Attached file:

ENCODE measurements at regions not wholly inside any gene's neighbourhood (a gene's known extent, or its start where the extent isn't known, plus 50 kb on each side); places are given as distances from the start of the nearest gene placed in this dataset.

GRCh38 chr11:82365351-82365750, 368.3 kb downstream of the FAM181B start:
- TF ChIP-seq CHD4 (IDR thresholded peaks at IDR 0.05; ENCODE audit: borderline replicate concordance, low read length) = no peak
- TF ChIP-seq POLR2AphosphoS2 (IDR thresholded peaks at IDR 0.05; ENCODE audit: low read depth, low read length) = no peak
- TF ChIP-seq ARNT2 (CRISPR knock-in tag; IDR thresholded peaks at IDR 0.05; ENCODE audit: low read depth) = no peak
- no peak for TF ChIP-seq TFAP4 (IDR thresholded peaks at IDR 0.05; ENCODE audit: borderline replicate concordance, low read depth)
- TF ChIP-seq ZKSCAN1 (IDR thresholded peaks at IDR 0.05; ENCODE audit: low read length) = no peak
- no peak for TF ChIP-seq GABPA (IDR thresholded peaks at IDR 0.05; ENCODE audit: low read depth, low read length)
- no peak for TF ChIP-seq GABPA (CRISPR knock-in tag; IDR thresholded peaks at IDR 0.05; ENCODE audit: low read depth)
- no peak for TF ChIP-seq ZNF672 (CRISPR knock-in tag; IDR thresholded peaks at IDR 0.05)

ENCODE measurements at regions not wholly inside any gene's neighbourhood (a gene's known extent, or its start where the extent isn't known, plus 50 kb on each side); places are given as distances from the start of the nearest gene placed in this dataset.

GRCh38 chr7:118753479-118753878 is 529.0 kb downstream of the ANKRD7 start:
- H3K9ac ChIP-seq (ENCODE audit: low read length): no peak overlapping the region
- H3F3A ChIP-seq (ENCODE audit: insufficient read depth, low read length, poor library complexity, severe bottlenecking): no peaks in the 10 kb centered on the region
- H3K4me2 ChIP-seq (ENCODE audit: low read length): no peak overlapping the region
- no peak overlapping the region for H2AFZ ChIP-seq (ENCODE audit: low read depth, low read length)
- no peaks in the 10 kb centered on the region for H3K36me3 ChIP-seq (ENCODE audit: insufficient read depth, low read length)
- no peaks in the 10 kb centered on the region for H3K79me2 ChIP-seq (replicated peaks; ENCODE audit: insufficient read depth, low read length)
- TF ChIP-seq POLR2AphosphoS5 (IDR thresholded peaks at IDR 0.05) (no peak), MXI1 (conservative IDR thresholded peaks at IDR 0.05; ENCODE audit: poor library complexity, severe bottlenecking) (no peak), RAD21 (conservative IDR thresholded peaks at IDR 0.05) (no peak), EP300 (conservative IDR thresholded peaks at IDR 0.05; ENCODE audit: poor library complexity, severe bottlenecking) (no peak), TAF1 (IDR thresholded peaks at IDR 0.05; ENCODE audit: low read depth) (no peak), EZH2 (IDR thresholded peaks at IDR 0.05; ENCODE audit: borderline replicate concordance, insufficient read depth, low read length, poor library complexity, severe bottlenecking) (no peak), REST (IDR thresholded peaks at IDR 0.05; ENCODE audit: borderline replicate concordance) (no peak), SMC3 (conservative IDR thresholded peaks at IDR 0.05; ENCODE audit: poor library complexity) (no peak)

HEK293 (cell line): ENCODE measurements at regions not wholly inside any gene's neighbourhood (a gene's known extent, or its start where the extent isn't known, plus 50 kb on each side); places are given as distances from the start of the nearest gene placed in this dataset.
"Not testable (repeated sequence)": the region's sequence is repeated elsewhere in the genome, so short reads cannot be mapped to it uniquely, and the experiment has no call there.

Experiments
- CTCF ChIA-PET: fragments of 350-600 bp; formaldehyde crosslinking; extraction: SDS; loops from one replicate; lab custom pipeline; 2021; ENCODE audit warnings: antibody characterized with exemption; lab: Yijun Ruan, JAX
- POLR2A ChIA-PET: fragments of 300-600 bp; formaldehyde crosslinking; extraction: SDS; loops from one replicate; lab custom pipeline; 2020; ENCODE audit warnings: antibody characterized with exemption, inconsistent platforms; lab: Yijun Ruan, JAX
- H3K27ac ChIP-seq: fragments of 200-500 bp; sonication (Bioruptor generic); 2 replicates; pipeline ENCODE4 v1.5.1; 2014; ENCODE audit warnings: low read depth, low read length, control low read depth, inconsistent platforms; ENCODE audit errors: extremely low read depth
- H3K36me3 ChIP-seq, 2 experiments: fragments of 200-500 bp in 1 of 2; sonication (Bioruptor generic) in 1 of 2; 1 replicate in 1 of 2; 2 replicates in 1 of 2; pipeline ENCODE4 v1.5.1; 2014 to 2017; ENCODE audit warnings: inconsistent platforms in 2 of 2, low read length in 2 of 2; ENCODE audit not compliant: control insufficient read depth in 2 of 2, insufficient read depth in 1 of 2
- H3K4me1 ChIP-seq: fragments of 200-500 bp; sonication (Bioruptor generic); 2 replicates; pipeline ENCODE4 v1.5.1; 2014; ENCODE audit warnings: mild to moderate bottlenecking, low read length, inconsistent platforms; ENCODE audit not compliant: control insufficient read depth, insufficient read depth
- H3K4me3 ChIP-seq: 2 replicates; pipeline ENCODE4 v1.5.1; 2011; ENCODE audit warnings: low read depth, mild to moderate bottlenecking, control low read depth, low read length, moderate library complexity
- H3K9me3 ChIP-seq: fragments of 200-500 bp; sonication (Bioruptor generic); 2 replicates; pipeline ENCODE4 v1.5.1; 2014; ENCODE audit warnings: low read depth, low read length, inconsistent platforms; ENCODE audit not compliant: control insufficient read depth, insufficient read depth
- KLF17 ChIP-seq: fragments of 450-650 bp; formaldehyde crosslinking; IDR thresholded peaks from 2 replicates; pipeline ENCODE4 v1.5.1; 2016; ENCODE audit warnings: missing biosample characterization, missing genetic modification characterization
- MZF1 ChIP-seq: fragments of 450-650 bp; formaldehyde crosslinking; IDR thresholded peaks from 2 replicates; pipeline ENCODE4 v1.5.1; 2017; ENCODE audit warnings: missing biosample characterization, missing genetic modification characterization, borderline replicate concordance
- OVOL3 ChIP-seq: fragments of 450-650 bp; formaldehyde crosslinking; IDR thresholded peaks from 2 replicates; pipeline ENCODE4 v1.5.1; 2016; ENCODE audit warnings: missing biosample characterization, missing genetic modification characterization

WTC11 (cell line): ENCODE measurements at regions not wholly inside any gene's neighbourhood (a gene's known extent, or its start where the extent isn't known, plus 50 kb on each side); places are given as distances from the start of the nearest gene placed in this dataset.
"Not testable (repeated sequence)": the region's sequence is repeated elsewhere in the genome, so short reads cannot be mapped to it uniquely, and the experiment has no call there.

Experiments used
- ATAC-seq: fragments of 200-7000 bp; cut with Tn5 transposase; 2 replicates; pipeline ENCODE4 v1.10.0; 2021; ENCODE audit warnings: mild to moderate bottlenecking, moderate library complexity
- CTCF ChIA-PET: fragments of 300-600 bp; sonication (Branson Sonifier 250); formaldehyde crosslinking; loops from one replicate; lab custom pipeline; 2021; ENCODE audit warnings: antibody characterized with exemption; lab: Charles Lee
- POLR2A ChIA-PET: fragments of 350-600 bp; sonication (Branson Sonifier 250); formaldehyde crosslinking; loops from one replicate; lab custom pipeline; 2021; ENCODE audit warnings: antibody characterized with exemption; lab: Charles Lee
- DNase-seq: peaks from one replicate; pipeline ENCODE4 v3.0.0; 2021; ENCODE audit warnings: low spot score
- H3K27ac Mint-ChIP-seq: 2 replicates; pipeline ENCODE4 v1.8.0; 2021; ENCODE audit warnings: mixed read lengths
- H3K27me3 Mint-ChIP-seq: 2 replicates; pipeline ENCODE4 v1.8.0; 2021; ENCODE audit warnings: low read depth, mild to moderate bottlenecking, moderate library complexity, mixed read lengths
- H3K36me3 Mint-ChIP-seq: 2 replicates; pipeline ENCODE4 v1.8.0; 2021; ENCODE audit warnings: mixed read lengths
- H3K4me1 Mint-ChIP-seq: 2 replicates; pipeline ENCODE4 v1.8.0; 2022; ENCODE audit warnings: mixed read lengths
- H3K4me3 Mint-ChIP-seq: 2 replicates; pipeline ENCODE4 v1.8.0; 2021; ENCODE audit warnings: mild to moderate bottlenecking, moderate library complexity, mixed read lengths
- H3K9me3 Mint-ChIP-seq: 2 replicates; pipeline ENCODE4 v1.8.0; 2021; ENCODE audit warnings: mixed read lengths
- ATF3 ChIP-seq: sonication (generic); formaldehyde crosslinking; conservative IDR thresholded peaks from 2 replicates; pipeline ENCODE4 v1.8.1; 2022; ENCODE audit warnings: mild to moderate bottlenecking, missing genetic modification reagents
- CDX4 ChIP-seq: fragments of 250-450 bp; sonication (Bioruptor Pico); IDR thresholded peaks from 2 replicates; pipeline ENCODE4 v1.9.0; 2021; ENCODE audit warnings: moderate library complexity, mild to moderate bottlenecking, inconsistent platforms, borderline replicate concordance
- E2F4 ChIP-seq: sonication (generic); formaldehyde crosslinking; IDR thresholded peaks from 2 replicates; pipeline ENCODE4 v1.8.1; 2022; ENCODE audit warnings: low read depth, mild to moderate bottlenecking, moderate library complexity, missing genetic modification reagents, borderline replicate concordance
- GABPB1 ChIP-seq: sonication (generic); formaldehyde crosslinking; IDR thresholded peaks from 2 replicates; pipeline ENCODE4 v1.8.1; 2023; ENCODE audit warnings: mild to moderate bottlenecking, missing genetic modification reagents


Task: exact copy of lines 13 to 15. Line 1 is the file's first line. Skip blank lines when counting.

- H3K9ac ChIP-seq (ENCODE audit: low read length): no peak overlapping the region
- H3F3A ChIP-seq (ENCODE audit: insufficient read depth, low read length, poor library complexity, severe bottlenecking): no peaks in the 10 kb centered on the region
- H3K4me2 ChIP-seq (ENCODE audit: low read length): no peak overlapping the region